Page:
Across a full hour, Jonathan Silk’s expansive canvas is varietally layered-up by impressive forces – a big band of 19 and a string section of 13 (just look at those credits below) – with fellow drummer Andrew Bain conducting and flugelhornist Percy Pursglove in a featured role (both are respected educators at Birmingham Conservatoire). Just as unfamiliar, abstract visual art can require time to develop, meld and be understood, this impressionistic approach has taken a while to reveal an identity; yet it increasingly entices with maturity of arrangement and strong musicianship, seamlessly blending scene after scene of energised drama (Silk on the drum stool) with rivulets of subtlety. In fact, rather than offering up the usual waymarked path of favourite tracks or standout melodies, it becomes an immersive experience in which to progressively savour different illuminations of the composer’s thoughts.

Softly grooving Buchaille (a beloved munro in the Scottish Highlands) luxuriates in close-knit brass and reeds, hitting high trumpet peaks before descending to quiet valleys of improvised trombone – but Silk’s way is to keenly press on as unison strings provide an almost Manhattan-style, bustling backdrop; and First Light‘s sustained serenity (recalling “a winter night spent with whiskey and friends, awaiting the snow reports at 6am”) supports Percy Pursglove’s mellow, watchful flugel, with the composer’s sensitive development fusing strings with a gently rhythmic momentum.

The drummer makes his mark in wildly percussive, brassy Prelude before segueing into South African-inspired Barefeet which fascinates with unpredictable jabbing piano and acoustic guitar – an example of the unlikely hues which Silk fashions. His searching miniature, Reflection, even suggests a route into movie soundtrack, preceding In Thought‘s similarly sublime, piano- and violin-graced journey. The spiky, perilous rock-guitar adventure of title track Fragment is a winner, teeming with electric bass-driven, saxophone-rippling life as guitarist Thomas Seminar Ford’s improvisations encourage bold, brass syncopation and a full-throttle display from Silk; and he is so adept in contrasting fervour with the finely-orchestrated tranquillity to be found in Withdrawal and end piece Last Light.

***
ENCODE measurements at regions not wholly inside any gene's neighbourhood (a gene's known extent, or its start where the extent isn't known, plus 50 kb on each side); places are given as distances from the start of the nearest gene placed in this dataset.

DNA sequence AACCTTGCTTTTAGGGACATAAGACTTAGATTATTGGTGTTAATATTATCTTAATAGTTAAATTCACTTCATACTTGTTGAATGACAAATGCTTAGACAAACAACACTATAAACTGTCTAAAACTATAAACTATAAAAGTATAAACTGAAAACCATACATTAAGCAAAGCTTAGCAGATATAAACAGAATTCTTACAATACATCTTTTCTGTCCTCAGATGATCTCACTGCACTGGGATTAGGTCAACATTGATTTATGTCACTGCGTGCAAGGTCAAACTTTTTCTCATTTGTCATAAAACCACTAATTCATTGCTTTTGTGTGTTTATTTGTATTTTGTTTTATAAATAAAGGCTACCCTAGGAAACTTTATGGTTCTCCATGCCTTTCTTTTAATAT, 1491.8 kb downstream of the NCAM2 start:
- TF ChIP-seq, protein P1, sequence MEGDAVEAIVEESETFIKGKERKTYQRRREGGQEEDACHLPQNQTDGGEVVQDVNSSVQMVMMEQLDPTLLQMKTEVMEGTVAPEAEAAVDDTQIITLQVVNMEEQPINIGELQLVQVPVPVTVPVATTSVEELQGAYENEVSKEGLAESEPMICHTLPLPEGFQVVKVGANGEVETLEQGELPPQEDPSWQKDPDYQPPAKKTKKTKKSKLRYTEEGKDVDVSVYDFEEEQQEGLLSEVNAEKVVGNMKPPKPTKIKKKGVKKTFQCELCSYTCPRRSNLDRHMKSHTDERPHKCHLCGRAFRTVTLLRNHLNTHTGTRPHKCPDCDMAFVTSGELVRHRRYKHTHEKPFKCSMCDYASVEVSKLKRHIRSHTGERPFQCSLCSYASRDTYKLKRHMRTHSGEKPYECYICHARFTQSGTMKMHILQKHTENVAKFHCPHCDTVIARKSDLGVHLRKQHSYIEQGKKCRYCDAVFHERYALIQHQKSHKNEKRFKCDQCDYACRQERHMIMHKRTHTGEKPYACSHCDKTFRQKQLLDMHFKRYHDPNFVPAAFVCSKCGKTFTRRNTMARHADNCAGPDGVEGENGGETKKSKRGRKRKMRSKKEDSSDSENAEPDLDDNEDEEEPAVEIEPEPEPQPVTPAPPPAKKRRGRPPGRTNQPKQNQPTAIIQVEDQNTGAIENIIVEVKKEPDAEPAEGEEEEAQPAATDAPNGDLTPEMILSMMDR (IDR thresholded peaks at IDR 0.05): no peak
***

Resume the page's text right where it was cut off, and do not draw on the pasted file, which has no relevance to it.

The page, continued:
But it is perhaps Jonathan Silk’s broadest piece – eleven-minute Fool’s Paradise – which singly showcases his solidity and reach as a composer, the episodic variations (including inspired use of Hammond organ voice, and open spaces for extemporisation) providing a clear glimpse of a bright future. Hook up a few, memorable themes and there’ll be no stopping him!